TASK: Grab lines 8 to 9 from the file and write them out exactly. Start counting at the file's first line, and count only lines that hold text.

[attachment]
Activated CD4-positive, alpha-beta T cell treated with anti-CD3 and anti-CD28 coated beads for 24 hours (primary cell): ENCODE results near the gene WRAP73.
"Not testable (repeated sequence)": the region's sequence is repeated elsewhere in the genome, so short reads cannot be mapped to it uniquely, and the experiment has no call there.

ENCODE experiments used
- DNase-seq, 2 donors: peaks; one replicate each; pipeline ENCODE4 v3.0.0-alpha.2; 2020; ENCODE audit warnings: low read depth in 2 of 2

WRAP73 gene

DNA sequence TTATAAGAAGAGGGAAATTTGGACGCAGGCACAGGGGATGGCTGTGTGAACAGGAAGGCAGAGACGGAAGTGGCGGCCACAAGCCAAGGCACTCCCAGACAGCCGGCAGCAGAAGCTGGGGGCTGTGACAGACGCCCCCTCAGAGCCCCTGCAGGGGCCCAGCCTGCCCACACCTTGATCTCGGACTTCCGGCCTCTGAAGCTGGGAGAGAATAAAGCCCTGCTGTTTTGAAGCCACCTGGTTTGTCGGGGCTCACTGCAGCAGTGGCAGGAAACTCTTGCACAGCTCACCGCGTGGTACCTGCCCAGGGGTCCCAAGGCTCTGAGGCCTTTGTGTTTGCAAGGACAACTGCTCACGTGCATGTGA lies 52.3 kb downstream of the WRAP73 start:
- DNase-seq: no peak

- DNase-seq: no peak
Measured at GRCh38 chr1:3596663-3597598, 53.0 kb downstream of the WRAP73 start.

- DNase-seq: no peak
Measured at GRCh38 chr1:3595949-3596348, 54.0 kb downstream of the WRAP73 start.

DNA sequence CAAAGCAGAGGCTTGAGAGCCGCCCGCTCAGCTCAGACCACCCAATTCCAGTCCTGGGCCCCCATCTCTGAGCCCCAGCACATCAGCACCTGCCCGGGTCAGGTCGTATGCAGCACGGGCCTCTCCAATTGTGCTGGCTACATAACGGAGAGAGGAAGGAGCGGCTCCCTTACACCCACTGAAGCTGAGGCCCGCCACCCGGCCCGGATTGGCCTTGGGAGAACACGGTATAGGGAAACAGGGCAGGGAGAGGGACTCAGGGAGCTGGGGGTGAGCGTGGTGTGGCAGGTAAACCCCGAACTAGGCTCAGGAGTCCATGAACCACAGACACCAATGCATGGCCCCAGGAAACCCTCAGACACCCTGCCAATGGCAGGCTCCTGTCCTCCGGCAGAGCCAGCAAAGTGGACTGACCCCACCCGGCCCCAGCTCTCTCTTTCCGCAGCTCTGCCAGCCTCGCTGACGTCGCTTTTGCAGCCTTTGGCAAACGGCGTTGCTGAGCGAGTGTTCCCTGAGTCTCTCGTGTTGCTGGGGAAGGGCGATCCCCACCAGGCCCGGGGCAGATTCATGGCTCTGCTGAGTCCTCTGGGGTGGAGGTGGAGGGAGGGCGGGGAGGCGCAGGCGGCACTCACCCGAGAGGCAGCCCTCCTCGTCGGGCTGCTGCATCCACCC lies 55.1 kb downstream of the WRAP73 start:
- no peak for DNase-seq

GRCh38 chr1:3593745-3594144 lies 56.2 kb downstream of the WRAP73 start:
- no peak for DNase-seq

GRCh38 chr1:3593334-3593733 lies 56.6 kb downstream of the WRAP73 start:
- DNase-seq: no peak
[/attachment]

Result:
- DNase-seq: no peak
Measured at GRCh38 chr1:3596663-3597598, 53.0 kb downstream of the WRAP73 start.